Buyer beware: Not all whiskey is whiskey

This may be a surprise to some people, but not all “whiskey” is actually whiskey!

confused by Robin Higgins 1321953
By Robin Higgins, Creative Commons

If you buy whiskey from Scotland, Ireland, or Canada, there are laws that ensure that what the bottle says is what it contains. In the United States, however, while similar laws exist – whiskey category names were chosen in a way that can fool the consumer.  So my purpose here to let customers know what they are buying.

Issue 1: Spirit Whiskey

Chuck Cowdery writes

The rules define ‘Spirit Whiskey’ as a combination of at least 5 percent whiskey and neutral spirit, i.e., vodka… So if it sounds like spirit whiskey is vodka with a tiny little bit of something that is barely whiskey added to it, it’s because that’s exactly what it is. Spirit whiskey was put into the regs right after Prohibition, at a time when fully-aged whiskey was scarce and vodka was virtually unknown. It was a way to make something called whiskey that required very little whiskey to make. When fully-aged whiskey became readily available, spirit whiskey died out.

The latest outrage: Spirit whiskey, Chuck Cowdery

Below: An image of you if you taste “spirit whiskey”


Issue 2: American blended whiskey 

Obviously, something labeled “blended whiskey” should simply be a blend of whiskeys right? What else could it mean? And indeed, across the world that’s what it means. When you buy Scottish, Irish or Canadian blended whiskeys you are getting just that. However, American law allows products to be sold as “blended whiskey” with just 20% whiskey. The rest can be neutral grain spirits (basically, ethanol) and flavorings.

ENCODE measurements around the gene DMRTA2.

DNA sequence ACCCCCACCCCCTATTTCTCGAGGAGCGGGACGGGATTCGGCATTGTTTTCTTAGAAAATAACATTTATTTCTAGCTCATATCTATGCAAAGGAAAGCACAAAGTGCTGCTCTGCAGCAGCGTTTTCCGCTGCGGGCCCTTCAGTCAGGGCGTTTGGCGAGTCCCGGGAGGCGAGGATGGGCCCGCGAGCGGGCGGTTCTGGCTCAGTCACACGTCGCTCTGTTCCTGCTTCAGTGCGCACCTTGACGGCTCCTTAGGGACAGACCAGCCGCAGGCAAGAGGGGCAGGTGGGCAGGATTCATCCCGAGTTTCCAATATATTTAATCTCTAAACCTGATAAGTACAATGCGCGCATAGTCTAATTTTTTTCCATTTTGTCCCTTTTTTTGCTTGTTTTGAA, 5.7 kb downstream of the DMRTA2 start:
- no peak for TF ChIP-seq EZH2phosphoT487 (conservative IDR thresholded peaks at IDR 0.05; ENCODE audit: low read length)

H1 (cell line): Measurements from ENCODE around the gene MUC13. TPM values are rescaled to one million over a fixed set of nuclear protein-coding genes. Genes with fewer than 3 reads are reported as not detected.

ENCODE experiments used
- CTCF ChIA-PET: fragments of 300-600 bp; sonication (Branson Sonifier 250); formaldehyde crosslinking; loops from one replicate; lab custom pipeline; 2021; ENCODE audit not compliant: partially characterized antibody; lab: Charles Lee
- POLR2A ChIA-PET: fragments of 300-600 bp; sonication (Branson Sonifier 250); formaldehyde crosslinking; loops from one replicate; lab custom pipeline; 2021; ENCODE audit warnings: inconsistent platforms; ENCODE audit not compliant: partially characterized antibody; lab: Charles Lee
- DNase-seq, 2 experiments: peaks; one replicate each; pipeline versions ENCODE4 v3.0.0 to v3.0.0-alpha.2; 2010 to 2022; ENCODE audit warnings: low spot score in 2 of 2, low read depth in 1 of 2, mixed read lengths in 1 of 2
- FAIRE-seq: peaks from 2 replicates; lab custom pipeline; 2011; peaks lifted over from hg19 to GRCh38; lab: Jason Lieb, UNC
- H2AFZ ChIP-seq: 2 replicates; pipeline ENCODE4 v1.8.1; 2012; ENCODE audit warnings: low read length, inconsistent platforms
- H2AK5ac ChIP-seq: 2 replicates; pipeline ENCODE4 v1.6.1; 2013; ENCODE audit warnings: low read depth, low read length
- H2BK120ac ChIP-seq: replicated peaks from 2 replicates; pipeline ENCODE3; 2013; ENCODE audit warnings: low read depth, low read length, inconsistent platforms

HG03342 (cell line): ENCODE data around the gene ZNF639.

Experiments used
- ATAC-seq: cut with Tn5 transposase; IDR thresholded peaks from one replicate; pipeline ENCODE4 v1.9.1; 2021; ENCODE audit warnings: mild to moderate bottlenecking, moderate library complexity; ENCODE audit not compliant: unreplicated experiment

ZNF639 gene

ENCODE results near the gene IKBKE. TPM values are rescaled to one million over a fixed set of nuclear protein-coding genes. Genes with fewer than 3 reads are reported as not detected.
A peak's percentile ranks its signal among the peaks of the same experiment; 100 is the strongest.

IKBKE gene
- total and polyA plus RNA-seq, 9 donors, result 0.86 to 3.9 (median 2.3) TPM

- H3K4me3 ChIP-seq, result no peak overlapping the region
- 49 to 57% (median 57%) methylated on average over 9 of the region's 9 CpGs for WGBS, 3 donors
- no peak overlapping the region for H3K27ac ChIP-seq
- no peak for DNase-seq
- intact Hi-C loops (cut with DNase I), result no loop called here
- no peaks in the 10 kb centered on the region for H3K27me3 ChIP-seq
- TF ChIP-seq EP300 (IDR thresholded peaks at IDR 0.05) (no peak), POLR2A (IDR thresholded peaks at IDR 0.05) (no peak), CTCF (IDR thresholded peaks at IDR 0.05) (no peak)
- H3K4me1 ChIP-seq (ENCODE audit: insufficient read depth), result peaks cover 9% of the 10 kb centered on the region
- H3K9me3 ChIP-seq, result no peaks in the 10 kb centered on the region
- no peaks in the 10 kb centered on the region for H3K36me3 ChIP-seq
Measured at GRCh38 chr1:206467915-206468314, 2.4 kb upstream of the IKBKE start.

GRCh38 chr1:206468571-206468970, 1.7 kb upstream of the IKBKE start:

The only way to get real blended American whiskey is “blended straight whiskey.” See Distilled Spirits homepage and TTB.Gov Distilled Spirits FAQs.

Pictured below – Bird Dog blended whiskey, on the far left.

Bird Dog Canadian Hunter Canadian Club Jim Beam Devil's Cut


Issue 3: Moonshine that qualifies as “American whiskey”

In other nations, distillate (aka white dog, new make) has to be aged for at least 3 years in wood (generally, oak) in order to legally be called whiskey. But in the United States, regulations only state that it needs to be aged – so one could pour moonshine on wood for 10 minutes and call it “whiskey”. But that’s obviously misleading.

So know the difference between American whiskey and American straight whiskey.  The spirit that people call “whiskey” in the rest of the world is what Americans call “straight whiskey”. Chuck Cowdery writes:

‘Straight’ is a modifier that applies primarily to American whiskey and not to most other types of distilled spirit. It means that certain specifications have been met, including aging in new, charred oak barrels for at least two years. It doesn’t guarantee that the product will be good but it does guarantee that it will be what most people understand to be whiskey. We’re talking about American whiskey here, like bourbon or rye, not scotch, Canadian, or Irish. They have their own rules and peculiarities. Straight whiskey (or straight bourbon, straight rye) is what most people mean when they just say whiskey.
In Praise of Straight (It’s Not What You Think)

None of this, of course, is to tell you what to drink. Enjoy what you like. Honest labeling laws don’t tell you what to drink; they only tell what you are drinking.

Djinn Spirits tasting at home


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